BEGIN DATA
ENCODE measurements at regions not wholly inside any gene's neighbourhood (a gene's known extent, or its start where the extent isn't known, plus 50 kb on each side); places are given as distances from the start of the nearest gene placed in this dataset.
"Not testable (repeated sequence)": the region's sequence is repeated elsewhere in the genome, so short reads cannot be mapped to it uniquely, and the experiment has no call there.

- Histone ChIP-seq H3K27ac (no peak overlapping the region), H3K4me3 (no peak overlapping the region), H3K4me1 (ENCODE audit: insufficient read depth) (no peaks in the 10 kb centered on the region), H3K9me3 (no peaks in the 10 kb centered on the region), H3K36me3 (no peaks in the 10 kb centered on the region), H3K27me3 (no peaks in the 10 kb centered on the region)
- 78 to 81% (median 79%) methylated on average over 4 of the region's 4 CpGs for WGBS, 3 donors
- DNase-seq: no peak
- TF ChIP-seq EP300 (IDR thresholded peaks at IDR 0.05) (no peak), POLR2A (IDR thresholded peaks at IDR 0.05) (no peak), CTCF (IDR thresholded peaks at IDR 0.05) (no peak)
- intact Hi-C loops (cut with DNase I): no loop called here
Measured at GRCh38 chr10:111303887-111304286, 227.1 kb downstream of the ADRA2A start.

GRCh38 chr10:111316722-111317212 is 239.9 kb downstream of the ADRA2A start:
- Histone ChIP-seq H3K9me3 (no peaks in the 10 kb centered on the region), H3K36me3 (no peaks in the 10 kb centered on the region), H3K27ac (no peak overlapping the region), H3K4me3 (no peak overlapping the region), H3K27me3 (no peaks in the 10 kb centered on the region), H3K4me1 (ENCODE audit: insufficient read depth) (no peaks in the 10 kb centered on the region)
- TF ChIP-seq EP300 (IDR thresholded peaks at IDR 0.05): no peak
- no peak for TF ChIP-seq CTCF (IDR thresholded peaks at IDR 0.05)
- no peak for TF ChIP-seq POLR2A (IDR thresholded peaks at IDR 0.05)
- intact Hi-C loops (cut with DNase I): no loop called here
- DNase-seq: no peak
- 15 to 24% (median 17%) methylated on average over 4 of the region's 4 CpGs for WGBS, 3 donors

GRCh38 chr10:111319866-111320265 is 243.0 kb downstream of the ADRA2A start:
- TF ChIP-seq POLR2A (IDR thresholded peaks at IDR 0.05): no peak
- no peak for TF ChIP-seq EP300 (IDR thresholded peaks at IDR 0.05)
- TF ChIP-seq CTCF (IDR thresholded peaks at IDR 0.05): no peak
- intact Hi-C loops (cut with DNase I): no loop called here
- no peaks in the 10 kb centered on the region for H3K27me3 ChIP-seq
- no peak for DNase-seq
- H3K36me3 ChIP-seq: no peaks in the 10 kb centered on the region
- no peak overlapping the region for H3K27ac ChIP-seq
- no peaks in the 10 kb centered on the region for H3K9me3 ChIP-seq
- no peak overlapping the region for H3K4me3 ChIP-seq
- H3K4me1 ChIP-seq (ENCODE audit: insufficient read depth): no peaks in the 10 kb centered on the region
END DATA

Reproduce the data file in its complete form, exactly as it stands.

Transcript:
ENCODE measurements at regions not wholly inside any gene's neighbourhood (a gene's known extent, or its start where the extent isn't known, plus 50 kb on each side); places are given as distances from the start of the nearest gene placed in this dataset.
"Not testable (repeated sequence)": the region's sequence is repeated elsewhere in the genome, so short reads cannot be mapped to it uniquely, and the experiment has no call there.

- Histone ChIP-seq H3K27ac (no peak overlapping the region), H3K4me3 (no peak overlapping the region), H3K4me1 (ENCODE audit: insufficient read depth) (no peaks in the 10 kb centered on the region), H3K9me3 (no peaks in the 10 kb centered on the region), H3K36me3 (no peaks in the 10 kb centered on the region), H3K27me3 (no peaks in the 10 kb centered on the region)
- 78 to 81% (median 79%) methylated on average over 4 of the region's 4 CpGs for WGBS, 3 donors
- DNase-seq: no peak
- TF ChIP-seq EP300 (IDR thresholded peaks at IDR 0.05) (no peak), POLR2A (IDR thresholded peaks at IDR 0.05) (no peak), CTCF (IDR thresholded peaks at IDR 0.05) (no peak)
- intact Hi-C loops (cut with DNase I): no loop called here
Measured at GRCh38 chr10:111303887-111304286, 227.1 kb downstream of the ADRA2A start.

GRCh38 chr10:111316722-111317212 is 239.9 kb downstream of the ADRA2A start:
- Histone ChIP-seq H3K9me3 (no peaks in the 10 kb centered on the region), H3K36me3 (no peaks in the 10 kb centered on the region), H3K27ac (no peak overlapping the region), H3K4me3 (no peak overlapping the region), H3K27me3 (no peaks in the 10 kb centered on the region), H3K4me1 (ENCODE audit: insufficient read depth) (no peaks in the 10 kb centered on the region)
- TF ChIP-seq EP300 (IDR thresholded peaks at IDR 0.05): no peak
- no peak for TF ChIP-seq CTCF (IDR thresholded peaks at IDR 0.05)
- no peak for TF ChIP-seq POLR2A (IDR thresholded peaks at IDR 0.05)
- intact Hi-C loops (cut with DNase I): no loop called here
- DNase-seq: no peak
- 15 to 24% (median 17%) methylated on average over 4 of the region's 4 CpGs for WGBS, 3 donors

GRCh38 chr10:111319866-111320265 is 243.0 kb downstream of the ADRA2A start:
- TF ChIP-seq POLR2A (IDR thresholded peaks at IDR 0.05): no peak
- no peak for TF ChIP-seq EP300 (IDR thresholded peaks at IDR 0.05)
- TF ChIP-seq CTCF (IDR thresholded peaks at IDR 0.05): no peak
- intact Hi-C loops (cut with DNase I): no loop called here
- no peaks in the 10 kb centered on the region for H3K27me3 ChIP-seq
- no peak for DNase-seq
- H3K36me3 ChIP-seq: no peaks in the 10 kb centered on the region
- no peak overlapping the region for H3K27ac ChIP-seq
- no peaks in the 10 kb centered on the region for H3K9me3 ChIP-seq
- no peak overlapping the region for H3K4me3 ChIP-seq
- H3K4me1 ChIP-seq (ENCODE audit: insufficient read depth): no peaks in the 10 kb centered on the region